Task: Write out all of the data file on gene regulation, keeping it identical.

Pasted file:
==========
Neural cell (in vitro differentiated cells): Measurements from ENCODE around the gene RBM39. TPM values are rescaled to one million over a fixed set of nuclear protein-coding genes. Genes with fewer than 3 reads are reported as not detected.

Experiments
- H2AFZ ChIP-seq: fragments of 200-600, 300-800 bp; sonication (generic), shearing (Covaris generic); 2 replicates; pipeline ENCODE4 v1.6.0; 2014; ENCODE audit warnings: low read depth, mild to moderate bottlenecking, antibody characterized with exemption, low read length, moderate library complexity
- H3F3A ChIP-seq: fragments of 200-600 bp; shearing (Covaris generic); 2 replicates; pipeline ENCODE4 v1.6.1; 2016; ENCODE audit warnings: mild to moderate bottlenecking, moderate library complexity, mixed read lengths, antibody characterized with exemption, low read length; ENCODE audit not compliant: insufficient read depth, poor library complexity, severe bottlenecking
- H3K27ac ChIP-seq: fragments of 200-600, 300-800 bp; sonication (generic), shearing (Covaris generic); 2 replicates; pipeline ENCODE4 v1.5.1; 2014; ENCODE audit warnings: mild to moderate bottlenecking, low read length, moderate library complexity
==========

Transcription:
Neural cell (in vitro differentiated cells): Measurements from ENCODE around the gene RBM39. TPM values are rescaled to one million over a fixed set of nuclear protein-coding genes. Genes with fewer than 3 reads are reported as not detected.

Experiments
- H2AFZ ChIP-seq: fragments of 200-600, 300-800 bp; sonication (generic), shearing (Covaris generic); 2 replicates; pipeline ENCODE4 v1.6.0; 2014; ENCODE audit warnings: low read depth, mild to moderate bottlenecking, antibody characterized with exemption, low read length, moderate library complexity
- H3F3A ChIP-seq: fragments of 200-600 bp; shearing (Covaris generic); 2 replicates; pipeline ENCODE4 v1.6.1; 2016; ENCODE audit warnings: mild to moderate bottlenecking, moderate library complexity, mixed read lengths, antibody characterized with exemption, low read length; ENCODE audit not compliant: insufficient read depth, poor library complexity, severe bottlenecking
- H3K27ac ChIP-seq: fragments of 200-600, 300-800 bp; sonication (generic), shearing (Covaris generic); 2 replicates; pipeline ENCODE4 v1.5.1; 2014; ENCODE audit warnings: mild to moderate bottlenecking, low read length, moderate library complexity